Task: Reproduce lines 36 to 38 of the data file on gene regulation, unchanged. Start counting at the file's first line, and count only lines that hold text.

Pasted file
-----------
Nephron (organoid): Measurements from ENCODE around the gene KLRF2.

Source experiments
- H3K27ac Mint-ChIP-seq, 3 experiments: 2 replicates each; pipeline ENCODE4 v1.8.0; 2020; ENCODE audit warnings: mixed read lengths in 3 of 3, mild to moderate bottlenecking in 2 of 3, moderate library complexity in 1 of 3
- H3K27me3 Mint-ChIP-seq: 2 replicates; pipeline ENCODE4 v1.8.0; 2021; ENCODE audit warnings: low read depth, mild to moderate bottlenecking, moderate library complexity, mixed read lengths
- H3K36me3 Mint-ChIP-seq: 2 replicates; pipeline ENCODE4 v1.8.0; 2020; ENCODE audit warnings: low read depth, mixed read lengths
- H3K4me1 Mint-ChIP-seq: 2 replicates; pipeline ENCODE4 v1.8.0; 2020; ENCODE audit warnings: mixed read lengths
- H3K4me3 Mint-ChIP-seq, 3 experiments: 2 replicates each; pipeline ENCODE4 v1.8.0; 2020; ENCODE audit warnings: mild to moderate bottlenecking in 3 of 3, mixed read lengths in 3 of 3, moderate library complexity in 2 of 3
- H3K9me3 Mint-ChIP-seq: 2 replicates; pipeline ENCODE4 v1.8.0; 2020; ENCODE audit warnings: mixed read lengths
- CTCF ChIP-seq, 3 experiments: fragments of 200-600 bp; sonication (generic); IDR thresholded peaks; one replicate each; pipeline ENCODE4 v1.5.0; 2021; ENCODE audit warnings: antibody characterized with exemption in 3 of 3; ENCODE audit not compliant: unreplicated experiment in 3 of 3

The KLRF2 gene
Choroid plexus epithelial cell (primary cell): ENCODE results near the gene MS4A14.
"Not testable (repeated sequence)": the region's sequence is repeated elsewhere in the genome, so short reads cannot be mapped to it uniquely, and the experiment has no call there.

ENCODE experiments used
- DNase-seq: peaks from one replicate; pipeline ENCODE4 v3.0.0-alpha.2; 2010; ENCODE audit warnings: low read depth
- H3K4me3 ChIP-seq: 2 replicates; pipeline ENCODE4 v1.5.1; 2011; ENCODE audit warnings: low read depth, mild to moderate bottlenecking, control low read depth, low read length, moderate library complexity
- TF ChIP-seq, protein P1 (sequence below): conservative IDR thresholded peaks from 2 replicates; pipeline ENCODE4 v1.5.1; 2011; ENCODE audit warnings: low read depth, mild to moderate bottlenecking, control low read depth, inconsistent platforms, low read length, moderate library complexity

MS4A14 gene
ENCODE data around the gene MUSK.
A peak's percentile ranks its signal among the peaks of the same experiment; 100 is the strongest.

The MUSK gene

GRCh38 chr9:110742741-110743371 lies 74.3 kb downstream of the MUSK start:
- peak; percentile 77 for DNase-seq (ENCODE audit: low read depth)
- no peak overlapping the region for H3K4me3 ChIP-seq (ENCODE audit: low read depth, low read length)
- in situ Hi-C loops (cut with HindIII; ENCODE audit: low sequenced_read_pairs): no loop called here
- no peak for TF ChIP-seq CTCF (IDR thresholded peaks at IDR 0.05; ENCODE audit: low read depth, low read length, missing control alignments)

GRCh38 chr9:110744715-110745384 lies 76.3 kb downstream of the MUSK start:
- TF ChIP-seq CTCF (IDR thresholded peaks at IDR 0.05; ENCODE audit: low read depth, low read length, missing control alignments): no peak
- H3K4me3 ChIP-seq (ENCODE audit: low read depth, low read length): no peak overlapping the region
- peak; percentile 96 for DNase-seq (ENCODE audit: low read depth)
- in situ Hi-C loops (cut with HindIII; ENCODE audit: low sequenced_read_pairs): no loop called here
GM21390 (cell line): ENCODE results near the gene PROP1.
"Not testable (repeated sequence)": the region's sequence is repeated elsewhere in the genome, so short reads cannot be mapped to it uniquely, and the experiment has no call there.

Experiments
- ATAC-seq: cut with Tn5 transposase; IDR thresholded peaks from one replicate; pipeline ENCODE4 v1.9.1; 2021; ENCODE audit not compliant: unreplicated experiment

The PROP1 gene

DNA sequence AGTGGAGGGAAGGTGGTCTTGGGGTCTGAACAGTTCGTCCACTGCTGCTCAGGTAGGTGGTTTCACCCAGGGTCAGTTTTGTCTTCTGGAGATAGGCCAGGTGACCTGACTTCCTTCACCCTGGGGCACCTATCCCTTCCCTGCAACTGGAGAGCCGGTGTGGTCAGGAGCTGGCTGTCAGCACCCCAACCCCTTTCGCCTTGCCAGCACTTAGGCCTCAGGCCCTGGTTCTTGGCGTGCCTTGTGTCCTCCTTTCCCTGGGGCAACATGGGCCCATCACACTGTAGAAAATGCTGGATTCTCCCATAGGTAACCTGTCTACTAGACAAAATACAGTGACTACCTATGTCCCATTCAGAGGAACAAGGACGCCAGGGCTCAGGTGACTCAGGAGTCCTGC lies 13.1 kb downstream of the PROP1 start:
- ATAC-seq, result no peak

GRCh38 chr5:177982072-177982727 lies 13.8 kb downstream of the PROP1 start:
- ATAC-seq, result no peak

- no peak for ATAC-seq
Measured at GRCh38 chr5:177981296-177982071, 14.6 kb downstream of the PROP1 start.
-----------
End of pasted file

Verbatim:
DNA sequence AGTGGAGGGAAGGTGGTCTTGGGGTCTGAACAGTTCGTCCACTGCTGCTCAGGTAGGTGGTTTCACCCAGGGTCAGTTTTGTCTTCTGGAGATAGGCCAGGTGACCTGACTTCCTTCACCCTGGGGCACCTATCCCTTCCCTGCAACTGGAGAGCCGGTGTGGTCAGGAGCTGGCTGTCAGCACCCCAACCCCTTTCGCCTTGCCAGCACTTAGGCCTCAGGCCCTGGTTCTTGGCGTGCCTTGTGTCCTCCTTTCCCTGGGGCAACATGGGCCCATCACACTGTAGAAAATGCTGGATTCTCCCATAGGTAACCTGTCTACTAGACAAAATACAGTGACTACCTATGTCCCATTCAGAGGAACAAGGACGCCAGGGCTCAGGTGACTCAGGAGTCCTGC lies 13.1 kb downstream of the PROP1 start:
- ATAC-seq, result no peak

GRCh38 chr5:177982072-177982727 lies 13.8 kb downstream of the PROP1 start: